Xtera's Long-Haul Regeneration
The few, the proud -- the long-haul networking startups that are still alive.
Xtera Communications Inc. counts itself among them. The startup today announced that it has closed a $30 million round of financing, which was first announced last year. And as reported by Light Reading's Headcount nearly two weeks ago (yes, two weeks ago!), the company also announced today that it's named a new CEO, Jon Hopper (see Play Merger Mania and Xtera Raises $30M, Gets CEO and CFO). It also named a new CFO, Paul Colan
The moves are part of a year-long makeover of the company, which has gone through its share of cutbacks and repositioning. The $30 million was originally pledged to the company last year in concert with its acquisition of MetroOptix assets, designed to propel the company into the metro multiservice market (see Xtera Nabs Metro-Optix Assets).
The company is still marketing its long-haul DWDM transport gear as well as the MetroOptix technology, which combines Sonet, digital crossconnect (DCS), ATM, and MPLS switching.
It's a gutsy bet by Xtera's investors. Many long-haul networking startups have been shut down in the past year -- and some have been quite spectacular failures, burning through hundreds of millions in venture capital financing (see 2003 Top Ten: Startup Flameouts). For example, shuttered startups Ceyba and PhotonEx burned through more than $300 million between them.
Hopper says he sees a company with solid technology and finished product ready to expand its sales activities. He says the bulk of the funding will go into expanding the company's global sales force -- with the emphasis on global.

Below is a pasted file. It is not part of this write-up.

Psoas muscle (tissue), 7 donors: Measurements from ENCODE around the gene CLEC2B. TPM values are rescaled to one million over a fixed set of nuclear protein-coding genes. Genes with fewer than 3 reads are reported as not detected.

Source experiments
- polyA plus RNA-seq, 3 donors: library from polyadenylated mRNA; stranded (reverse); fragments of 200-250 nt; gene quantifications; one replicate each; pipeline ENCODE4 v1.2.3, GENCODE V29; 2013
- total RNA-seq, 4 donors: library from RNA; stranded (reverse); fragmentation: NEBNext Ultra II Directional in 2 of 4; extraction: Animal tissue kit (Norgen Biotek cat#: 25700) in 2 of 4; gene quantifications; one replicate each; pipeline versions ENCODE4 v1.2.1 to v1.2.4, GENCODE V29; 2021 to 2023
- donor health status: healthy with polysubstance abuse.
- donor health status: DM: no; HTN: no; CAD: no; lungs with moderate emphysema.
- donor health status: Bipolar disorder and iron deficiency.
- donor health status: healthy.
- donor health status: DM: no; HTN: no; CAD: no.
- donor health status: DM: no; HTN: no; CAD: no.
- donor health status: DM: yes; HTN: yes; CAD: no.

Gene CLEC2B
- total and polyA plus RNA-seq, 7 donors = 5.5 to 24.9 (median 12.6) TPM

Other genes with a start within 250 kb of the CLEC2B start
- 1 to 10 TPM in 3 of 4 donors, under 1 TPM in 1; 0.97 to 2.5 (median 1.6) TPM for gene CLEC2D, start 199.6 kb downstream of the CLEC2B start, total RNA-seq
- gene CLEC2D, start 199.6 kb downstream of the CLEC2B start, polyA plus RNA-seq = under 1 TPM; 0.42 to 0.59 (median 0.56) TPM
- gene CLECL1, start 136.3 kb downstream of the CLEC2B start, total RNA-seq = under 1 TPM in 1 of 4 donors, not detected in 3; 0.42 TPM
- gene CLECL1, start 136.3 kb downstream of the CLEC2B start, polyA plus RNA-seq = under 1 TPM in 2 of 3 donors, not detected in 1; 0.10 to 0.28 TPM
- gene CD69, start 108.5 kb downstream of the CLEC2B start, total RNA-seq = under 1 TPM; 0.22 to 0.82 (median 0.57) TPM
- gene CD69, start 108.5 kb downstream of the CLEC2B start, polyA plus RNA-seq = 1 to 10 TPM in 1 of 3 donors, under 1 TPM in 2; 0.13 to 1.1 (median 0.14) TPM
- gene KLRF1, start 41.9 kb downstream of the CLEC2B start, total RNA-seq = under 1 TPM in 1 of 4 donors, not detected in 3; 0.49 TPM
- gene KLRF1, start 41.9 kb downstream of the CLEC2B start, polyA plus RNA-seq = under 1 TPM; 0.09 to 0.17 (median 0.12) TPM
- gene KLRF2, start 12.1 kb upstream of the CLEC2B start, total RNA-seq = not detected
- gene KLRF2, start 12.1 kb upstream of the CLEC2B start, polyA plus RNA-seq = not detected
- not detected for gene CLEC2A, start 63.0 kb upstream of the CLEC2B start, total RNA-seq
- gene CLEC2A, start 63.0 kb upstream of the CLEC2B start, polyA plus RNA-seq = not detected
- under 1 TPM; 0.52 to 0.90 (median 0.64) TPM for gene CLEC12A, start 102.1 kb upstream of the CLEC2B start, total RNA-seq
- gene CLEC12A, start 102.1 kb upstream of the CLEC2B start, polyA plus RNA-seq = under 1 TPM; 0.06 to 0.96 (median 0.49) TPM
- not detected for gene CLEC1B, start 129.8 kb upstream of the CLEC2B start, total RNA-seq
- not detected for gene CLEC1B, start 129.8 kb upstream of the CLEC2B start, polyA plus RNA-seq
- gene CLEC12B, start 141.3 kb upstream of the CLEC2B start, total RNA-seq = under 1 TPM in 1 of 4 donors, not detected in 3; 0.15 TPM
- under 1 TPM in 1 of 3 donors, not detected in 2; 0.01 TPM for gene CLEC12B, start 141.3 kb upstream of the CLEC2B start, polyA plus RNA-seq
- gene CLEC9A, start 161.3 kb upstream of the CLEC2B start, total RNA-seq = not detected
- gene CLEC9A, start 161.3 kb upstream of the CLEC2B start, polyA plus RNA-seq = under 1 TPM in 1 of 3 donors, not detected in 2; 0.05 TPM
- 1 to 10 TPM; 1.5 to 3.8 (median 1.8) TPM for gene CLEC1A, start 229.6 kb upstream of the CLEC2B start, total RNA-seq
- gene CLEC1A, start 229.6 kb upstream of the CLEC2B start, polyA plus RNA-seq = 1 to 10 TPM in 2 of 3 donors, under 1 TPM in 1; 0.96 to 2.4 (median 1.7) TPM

"Our objective is to free up resources to invest in sales. We're looking at all sales capabilities throught the world. The markets have been growing outside the United States."
Xtera's venture capital investors apparently feel confident enough that another $30 million might get Xtera to the point at which it can generate enough revenues to entice a larger partner or perhaps even an acquisition.
Hopper says the goal is to get the firm to a self-sustaining state, without further VC funding, by 2005. He's not ruling out other sources of financing, such as bank loans, to take it to the next level.
Hopper wouldn't say how many employees are at Xtera now, but as recently as late 2003 the company had been whittled down to 80 people from a peak somewhere in the hundreds.
Although Xtera wouldn't provide the details of the financing round, Hopper says it consisted of existing investors putting in more money in exchange for a greater stake in the company -- read: "down round."
Hopper himself last hailed from Extreme Devices, a small startup developing power devices. That company was shut down and its remaining capital was invested in Xtera, says Hopper.
Xtera's investors include Sevin Rosen Funds, ComVentures, and Star Ventures.
— R. Scott Raynovich, US Editor, Light Reading